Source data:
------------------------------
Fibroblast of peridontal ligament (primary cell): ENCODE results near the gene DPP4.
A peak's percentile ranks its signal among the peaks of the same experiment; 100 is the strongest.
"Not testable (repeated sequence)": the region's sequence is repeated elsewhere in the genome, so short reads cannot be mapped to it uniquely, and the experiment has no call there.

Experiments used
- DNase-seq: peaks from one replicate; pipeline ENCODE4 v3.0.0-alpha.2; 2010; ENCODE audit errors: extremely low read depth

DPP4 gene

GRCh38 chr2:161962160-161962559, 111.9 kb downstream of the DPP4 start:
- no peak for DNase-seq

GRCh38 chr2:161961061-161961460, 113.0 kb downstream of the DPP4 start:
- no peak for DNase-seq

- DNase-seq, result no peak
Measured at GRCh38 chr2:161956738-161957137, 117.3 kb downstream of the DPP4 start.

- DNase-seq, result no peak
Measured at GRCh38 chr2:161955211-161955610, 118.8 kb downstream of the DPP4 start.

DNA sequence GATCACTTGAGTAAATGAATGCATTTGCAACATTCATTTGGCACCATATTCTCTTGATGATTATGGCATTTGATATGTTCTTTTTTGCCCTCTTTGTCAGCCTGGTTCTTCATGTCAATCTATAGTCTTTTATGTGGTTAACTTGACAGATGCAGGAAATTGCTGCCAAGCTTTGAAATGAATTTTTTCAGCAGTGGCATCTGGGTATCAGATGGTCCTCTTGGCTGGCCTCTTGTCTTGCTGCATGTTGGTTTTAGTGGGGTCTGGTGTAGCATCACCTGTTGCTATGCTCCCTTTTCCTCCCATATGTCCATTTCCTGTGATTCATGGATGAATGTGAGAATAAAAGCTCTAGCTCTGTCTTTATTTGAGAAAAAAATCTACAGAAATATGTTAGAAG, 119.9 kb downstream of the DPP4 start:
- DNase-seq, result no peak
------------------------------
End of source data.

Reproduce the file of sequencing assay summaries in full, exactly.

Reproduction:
Fibroblast of peridontal ligament (primary cell): ENCODE results near the gene DPP4.
A peak's percentile ranks its signal among the peaks of the same experiment; 100 is the strongest.
"Not testable (repeated sequence)": the region's sequence is repeated elsewhere in the genome, so short reads cannot be mapped to it uniquely, and the experiment has no call there.

Experiments used
- DNase-seq: peaks from one replicate; pipeline ENCODE4 v3.0.0-alpha.2; 2010; ENCODE audit errors: extremely low read depth

DPP4 gene

GRCh38 chr2:161962160-161962559, 111.9 kb downstream of the DPP4 start:
- no peak for DNase-seq

GRCh38 chr2:161961061-161961460, 113.0 kb downstream of the DPP4 start:
- no peak for DNase-seq

- DNase-seq, result no peak
Measured at GRCh38 chr2:161956738-161957137, 117.3 kb downstream of the DPP4 start.

- DNase-seq, result no peak
Measured at GRCh38 chr2:161955211-161955610, 118.8 kb downstream of the DPP4 start.

DNA sequence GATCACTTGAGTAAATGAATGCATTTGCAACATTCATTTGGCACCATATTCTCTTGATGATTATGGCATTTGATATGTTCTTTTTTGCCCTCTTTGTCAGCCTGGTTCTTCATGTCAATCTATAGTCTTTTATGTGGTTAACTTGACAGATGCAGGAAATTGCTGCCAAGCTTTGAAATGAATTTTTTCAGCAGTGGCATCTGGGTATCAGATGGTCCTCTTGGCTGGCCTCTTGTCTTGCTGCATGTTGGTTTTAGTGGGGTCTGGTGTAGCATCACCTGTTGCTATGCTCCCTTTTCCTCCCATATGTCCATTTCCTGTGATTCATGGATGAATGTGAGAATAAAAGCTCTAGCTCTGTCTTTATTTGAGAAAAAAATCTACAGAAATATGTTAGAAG, 119.9 kb downstream of the DPP4 start:
- DNase-seq, result no peak